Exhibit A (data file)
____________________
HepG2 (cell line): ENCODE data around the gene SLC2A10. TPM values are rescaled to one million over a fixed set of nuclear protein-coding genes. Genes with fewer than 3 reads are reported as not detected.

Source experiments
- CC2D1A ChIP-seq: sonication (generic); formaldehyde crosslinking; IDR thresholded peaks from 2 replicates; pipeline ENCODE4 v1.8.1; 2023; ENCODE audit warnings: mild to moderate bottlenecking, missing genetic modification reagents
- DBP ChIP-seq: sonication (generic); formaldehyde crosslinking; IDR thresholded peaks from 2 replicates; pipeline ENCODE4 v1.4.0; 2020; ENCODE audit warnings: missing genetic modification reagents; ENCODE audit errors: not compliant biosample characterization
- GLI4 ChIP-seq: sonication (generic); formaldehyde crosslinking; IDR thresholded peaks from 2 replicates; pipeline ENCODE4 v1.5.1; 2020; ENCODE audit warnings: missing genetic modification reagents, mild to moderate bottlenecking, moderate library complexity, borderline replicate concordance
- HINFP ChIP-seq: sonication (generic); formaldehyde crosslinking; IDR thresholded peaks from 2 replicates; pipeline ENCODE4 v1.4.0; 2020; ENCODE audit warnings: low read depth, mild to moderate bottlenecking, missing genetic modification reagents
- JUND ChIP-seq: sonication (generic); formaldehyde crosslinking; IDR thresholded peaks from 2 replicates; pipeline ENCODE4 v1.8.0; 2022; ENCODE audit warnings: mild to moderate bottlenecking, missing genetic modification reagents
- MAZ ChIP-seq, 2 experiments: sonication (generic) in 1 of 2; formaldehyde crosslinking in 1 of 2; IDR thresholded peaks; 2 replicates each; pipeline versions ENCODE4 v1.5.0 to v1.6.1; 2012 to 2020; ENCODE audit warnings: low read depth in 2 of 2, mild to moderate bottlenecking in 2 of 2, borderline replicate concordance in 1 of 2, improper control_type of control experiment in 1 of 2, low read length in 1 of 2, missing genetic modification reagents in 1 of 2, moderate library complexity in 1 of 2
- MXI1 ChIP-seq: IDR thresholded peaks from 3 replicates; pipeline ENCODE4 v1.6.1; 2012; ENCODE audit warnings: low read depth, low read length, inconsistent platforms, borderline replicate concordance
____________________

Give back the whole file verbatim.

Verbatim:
HepG2 (cell line): ENCODE data around the gene SLC2A10. TPM values are rescaled to one million over a fixed set of nuclear protein-coding genes. Genes with fewer than 3 reads are reported as not detected.

Source experiments
- CC2D1A ChIP-seq: sonication (generic); formaldehyde crosslinking; IDR thresholded peaks from 2 replicates; pipeline ENCODE4 v1.8.1; 2023; ENCODE audit warnings: mild to moderate bottlenecking, missing genetic modification reagents
- DBP ChIP-seq: sonication (generic); formaldehyde crosslinking; IDR thresholded peaks from 2 replicates; pipeline ENCODE4 v1.4.0; 2020; ENCODE audit warnings: missing genetic modification reagents; ENCODE audit errors: not compliant biosample characterization
- GLI4 ChIP-seq: sonication (generic); formaldehyde crosslinking; IDR thresholded peaks from 2 replicates; pipeline ENCODE4 v1.5.1; 2020; ENCODE audit warnings: missing genetic modification reagents, mild to moderate bottlenecking, moderate library complexity, borderline replicate concordance
- HINFP ChIP-seq: sonication (generic); formaldehyde crosslinking; IDR thresholded peaks from 2 replicates; pipeline ENCODE4 v1.4.0; 2020; ENCODE audit warnings: low read depth, mild to moderate bottlenecking, missing genetic modification reagents
- JUND ChIP-seq: sonication (generic); formaldehyde crosslinking; IDR thresholded peaks from 2 replicates; pipeline ENCODE4 v1.8.0; 2022; ENCODE audit warnings: mild to moderate bottlenecking, missing genetic modification reagents
- MAZ ChIP-seq, 2 experiments: sonication (generic) in 1 of 2; formaldehyde crosslinking in 1 of 2; IDR thresholded peaks; 2 replicates each; pipeline versions ENCODE4 v1.5.0 to v1.6.1; 2012 to 2020; ENCODE audit warnings: low read depth in 2 of 2, mild to moderate bottlenecking in 2 of 2, borderline replicate concordance in 1 of 2, improper control_type of control experiment in 1 of 2, low read length in 1 of 2, missing genetic modification reagents in 1 of 2, moderate library complexity in 1 of 2
- MXI1 ChIP-seq: IDR thresholded peaks from 3 replicates; pipeline ENCODE4 v1.6.1; 2012; ENCODE audit warnings: low read depth, low read length, inconsistent platforms, borderline replicate concordance